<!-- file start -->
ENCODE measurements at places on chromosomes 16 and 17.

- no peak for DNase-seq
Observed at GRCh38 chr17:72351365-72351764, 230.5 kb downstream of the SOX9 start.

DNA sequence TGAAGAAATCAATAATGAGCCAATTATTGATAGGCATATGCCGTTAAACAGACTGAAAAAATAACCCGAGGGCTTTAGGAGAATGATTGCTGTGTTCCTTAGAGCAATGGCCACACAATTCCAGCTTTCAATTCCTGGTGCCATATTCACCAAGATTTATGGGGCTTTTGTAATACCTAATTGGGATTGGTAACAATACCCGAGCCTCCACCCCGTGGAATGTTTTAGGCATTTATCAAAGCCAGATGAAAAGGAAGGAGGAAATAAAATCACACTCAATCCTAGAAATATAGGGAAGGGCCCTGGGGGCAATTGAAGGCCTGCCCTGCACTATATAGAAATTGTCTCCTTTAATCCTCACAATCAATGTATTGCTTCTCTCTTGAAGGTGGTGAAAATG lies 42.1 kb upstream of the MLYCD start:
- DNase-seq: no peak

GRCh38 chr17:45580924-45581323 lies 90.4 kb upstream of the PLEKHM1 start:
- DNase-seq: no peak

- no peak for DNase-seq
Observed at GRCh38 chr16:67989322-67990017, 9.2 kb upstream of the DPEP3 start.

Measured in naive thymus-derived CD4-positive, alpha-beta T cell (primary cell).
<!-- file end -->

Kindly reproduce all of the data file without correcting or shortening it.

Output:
ENCODE measurements at places on chromosomes 16 and 17.

- no peak for DNase-seq
Observed at GRCh38 chr17:72351365-72351764, 230.5 kb downstream of the SOX9 start.

DNA sequence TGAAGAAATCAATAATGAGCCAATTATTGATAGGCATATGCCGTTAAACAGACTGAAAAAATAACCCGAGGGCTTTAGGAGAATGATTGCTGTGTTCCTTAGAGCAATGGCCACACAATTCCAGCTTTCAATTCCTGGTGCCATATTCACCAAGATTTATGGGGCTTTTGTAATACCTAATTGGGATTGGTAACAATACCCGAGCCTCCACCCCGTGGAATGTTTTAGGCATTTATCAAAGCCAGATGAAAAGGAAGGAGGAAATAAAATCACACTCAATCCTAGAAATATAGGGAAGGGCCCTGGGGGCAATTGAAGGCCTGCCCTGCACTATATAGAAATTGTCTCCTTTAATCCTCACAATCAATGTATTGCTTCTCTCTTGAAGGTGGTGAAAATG lies 42.1 kb upstream of the MLYCD start:
- DNase-seq: no peak

GRCh38 chr17:45580924-45581323 lies 90.4 kb upstream of the PLEKHM1 start:
- DNase-seq: no peak

- no peak for DNase-seq
Observed at GRCh38 chr16:67989322-67990017, 9.2 kb upstream of the DPEP3 start.

Measured in naive thymus-derived CD4-positive, alpha-beta T cell (primary cell).